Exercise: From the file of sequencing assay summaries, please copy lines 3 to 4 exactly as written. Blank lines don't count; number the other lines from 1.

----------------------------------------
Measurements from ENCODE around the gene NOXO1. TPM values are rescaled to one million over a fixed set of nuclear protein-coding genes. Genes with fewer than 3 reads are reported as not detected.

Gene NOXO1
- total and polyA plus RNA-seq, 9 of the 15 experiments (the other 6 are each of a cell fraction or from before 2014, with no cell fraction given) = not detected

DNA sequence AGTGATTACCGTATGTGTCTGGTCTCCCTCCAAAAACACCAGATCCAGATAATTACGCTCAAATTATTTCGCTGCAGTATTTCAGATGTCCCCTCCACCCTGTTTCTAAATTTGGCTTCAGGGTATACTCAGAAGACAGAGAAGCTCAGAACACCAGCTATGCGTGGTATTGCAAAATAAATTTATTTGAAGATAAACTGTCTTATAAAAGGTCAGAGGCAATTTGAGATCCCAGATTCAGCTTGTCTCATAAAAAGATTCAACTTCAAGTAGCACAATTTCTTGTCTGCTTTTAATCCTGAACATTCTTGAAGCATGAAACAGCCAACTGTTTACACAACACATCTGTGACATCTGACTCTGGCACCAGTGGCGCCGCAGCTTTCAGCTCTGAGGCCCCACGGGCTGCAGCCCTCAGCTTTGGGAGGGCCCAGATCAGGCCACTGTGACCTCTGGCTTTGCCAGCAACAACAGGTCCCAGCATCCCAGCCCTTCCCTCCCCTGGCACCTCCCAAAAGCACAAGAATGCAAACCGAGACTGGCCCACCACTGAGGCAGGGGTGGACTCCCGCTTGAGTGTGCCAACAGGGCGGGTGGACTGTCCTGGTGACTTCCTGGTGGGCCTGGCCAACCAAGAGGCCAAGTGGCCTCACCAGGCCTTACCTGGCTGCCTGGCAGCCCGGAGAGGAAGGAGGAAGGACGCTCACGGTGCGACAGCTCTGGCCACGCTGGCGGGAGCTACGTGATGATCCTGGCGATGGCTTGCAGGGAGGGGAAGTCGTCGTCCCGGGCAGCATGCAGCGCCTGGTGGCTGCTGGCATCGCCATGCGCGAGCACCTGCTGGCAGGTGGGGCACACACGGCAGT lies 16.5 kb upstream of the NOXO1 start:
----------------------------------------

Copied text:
- total and polyA plus RNA-seq, 9 of the 15 experiments (the other 6 are each of a cell fraction or from before 2014, with no cell fraction given) = not detected

DNA sequence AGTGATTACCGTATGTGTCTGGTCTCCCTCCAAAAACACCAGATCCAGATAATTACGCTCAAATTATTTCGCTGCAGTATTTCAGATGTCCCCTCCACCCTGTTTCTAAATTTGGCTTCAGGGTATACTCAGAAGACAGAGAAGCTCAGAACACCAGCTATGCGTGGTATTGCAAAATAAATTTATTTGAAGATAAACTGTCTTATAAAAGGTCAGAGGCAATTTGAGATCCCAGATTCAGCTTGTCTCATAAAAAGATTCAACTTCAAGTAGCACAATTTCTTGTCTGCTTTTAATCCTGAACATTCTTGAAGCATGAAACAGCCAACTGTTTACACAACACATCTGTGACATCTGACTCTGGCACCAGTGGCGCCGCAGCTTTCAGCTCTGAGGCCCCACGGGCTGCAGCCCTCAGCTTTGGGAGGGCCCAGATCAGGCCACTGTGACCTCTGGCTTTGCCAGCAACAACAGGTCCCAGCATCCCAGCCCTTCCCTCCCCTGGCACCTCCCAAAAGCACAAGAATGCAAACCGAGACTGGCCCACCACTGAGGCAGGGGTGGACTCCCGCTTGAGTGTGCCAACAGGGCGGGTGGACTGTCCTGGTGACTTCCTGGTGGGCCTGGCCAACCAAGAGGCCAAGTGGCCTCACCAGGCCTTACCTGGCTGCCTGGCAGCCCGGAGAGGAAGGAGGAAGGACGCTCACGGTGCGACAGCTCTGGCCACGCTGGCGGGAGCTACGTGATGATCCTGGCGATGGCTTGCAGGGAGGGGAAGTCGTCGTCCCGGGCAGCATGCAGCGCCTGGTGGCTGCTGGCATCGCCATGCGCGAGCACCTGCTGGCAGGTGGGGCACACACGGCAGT lies 16.5 kb upstream of the NOXO1 start: